The Guard is comprised of a balanced force structure of Combat, Combat Support, and Combat Service Support units. Several initiatives are contributing to important changes in the Guard force structure. An example is the Division Redesign process which transitions two combat divisions to combat support and combat service support roles.

Other important initiatives are the implementation of Guard/Active component integrated divisions, which align an active component division headquarters with three Army Guard enhanced Separate Brigades. The intent of this relationship is to improve the training readiness and deployability of the enhanced Separate Brigades and to reduce time required for post-mobilization training. Two divisions have resulted of this integration, the 7th Infantry Division, based at Fort Carson, CO, and the 24th Infantry Division, based at Fort Riley, KS.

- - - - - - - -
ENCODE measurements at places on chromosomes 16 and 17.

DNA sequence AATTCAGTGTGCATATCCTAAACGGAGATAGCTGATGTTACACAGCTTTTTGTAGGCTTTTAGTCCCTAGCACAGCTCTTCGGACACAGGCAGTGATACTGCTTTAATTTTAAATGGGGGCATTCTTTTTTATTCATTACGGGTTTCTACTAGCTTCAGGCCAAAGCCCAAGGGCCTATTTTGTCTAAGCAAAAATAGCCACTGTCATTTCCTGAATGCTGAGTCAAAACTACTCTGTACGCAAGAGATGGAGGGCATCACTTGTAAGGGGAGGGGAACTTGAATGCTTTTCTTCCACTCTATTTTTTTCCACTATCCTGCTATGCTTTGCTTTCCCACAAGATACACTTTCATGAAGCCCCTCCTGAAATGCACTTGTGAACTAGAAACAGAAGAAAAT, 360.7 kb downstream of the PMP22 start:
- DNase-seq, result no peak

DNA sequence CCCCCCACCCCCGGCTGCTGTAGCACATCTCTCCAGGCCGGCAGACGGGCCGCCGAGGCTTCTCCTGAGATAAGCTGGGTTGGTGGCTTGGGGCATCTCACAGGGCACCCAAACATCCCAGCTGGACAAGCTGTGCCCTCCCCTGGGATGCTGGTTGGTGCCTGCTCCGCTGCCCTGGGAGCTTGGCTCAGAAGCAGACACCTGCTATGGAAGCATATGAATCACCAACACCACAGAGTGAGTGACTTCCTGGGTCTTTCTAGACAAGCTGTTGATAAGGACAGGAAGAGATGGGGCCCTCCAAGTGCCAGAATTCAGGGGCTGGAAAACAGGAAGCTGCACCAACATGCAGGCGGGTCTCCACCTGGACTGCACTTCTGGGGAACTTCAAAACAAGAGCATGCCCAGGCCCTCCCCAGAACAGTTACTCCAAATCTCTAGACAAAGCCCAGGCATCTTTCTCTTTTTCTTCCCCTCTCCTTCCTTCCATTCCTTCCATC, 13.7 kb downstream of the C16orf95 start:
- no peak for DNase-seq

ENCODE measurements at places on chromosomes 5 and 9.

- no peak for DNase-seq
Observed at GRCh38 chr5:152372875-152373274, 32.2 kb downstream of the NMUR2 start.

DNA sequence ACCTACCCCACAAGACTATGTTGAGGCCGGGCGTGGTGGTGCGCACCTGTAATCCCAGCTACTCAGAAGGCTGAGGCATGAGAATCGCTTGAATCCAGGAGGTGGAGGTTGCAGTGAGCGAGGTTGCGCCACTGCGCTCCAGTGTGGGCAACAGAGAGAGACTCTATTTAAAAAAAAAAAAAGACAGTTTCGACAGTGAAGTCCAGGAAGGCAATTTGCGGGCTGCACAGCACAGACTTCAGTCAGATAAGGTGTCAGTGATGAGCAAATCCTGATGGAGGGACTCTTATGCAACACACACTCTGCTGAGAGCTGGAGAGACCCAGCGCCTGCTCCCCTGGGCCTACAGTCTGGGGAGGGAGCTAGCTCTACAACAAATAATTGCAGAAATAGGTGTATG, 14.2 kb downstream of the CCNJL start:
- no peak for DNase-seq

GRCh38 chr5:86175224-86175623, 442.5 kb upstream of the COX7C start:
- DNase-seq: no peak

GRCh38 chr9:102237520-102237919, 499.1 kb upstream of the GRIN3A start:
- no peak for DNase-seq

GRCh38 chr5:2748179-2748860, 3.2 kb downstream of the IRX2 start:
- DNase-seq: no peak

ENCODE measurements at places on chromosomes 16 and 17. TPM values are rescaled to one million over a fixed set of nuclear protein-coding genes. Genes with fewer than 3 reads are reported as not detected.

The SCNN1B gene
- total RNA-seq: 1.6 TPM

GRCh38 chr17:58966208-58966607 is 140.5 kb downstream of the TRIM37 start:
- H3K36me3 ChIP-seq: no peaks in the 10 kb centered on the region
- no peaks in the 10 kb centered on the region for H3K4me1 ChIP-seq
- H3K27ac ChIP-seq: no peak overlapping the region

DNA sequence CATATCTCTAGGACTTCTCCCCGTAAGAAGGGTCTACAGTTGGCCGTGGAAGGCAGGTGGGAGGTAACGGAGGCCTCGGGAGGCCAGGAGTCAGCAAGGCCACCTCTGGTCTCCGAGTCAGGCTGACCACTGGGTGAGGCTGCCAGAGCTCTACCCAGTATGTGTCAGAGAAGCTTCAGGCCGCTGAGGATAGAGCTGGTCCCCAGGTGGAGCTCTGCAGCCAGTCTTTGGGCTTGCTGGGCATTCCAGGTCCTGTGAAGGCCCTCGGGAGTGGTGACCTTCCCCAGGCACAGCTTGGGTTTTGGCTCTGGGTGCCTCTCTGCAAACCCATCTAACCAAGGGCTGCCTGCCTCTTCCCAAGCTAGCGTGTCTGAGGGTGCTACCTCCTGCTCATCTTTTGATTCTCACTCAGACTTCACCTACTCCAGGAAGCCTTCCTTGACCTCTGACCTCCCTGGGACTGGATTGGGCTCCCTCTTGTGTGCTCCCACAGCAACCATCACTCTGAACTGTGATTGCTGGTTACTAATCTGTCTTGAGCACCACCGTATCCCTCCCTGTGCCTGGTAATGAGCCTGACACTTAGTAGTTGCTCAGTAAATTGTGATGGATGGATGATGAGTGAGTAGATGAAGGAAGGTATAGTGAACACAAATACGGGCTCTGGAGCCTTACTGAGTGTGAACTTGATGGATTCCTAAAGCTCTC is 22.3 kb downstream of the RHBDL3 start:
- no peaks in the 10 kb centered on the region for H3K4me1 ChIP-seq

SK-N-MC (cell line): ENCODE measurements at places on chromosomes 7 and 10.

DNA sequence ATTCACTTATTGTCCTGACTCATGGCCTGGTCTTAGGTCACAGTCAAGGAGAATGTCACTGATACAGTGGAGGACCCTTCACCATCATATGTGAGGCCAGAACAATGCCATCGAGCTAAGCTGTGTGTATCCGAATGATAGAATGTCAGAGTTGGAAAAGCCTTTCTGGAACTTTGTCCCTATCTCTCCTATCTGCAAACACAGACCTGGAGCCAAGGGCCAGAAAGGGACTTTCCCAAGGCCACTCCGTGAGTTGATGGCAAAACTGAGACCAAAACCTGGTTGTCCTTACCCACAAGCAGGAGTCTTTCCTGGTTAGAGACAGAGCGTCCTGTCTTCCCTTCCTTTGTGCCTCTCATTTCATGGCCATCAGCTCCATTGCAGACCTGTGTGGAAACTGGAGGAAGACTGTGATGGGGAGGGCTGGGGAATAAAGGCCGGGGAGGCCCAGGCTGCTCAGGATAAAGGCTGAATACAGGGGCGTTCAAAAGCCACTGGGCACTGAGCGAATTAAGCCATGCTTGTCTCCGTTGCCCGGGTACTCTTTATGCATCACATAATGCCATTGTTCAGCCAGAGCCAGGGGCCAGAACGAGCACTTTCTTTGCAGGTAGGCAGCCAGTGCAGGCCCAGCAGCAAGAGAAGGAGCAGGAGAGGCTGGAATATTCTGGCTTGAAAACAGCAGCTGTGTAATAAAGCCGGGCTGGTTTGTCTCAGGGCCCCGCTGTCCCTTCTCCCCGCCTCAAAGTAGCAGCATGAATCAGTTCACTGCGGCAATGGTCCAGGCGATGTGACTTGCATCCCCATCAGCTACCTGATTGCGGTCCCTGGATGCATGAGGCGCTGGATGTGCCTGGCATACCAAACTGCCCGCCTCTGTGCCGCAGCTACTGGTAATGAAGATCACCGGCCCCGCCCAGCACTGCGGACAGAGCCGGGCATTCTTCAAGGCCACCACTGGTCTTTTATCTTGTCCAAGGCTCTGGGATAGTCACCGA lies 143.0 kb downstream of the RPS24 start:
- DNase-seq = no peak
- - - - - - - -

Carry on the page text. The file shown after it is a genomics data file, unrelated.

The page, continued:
The Field Artillery (FA) long has been a leader in innovation and moving the Army forward. Active Component-Reserve Component (AC-RC) integration is a premier example. Army National Guard (ARNG) and US Army Reserve (USAR) soldiers comprise more than half of the Army -- 54 percent -- the highest percentage of any military service. The percentage is even more significant in the FA. More than two-thirds of the FA is in the National Guard.